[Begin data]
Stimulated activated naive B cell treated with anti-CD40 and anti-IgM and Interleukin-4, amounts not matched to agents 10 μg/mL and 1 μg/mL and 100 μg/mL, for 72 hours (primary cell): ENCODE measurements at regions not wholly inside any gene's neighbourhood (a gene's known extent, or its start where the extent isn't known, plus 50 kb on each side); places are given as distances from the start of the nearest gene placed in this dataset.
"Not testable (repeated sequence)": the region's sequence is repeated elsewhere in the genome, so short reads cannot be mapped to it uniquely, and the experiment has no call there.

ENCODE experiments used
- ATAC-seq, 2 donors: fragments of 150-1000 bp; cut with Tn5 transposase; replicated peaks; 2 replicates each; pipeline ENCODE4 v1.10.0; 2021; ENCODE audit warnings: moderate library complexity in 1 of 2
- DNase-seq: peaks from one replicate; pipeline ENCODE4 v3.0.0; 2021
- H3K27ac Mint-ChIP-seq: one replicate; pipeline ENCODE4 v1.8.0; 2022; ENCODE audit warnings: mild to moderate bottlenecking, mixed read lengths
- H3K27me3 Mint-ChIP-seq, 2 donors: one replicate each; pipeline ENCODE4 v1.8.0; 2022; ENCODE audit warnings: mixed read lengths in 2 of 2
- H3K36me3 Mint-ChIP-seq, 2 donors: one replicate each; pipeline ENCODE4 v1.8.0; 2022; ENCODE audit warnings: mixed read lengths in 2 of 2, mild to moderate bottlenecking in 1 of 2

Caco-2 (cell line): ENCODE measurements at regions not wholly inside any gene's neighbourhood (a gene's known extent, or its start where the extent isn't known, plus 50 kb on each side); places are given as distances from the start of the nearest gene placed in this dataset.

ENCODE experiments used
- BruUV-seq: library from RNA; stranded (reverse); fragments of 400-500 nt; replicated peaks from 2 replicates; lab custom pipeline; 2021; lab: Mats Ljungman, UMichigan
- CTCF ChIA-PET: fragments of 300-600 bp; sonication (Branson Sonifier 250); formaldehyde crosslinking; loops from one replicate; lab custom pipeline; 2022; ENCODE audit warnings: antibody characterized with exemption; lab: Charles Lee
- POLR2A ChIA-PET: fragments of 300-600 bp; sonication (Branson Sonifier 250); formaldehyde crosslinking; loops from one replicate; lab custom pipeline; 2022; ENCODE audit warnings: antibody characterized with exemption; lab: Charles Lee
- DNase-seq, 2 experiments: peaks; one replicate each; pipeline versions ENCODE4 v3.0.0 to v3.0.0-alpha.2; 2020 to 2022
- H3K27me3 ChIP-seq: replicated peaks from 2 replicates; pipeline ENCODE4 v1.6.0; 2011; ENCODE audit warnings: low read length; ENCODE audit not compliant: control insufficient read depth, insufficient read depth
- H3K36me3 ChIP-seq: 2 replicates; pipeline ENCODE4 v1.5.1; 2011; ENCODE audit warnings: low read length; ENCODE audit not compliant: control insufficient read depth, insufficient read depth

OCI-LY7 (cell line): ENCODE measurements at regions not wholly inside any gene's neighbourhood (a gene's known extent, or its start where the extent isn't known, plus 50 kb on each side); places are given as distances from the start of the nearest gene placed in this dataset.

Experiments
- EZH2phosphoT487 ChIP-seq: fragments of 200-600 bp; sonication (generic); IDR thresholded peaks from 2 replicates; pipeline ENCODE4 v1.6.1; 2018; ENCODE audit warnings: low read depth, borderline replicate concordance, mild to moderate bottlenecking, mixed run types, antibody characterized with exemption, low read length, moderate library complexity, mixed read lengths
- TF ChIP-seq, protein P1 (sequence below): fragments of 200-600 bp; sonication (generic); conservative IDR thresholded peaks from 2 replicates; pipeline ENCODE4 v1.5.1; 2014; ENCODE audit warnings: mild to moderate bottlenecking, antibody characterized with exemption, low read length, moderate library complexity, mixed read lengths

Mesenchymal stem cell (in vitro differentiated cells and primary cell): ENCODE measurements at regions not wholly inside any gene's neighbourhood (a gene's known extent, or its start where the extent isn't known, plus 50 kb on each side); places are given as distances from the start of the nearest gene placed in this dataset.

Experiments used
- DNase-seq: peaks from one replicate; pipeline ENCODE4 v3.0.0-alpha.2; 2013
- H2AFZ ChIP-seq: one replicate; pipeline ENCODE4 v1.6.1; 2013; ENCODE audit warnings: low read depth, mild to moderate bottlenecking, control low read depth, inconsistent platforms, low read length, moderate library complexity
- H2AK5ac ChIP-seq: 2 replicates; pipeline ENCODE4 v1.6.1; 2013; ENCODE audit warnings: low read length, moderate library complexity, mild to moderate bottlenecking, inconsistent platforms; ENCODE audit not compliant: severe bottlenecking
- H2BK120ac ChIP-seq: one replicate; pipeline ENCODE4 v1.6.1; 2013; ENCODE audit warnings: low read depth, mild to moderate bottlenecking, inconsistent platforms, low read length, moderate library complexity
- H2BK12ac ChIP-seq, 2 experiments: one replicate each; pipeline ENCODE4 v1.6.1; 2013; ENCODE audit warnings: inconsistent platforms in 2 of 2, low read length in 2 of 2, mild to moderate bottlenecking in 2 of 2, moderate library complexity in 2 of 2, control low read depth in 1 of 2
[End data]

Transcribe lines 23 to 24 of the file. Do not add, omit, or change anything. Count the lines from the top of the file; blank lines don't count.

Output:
- DNase-seq: peaks from one replicate; pipeline ENCODE4 v3.0.0-alpha.2; 2013
- H2AFZ ChIP-seq: one replicate; pipeline ENCODE4 v1.6.1; 2013; ENCODE audit warnings: low read depth, mild to moderate bottlenecking, control low read depth, inconsistent platforms, low read length, moderate library complexity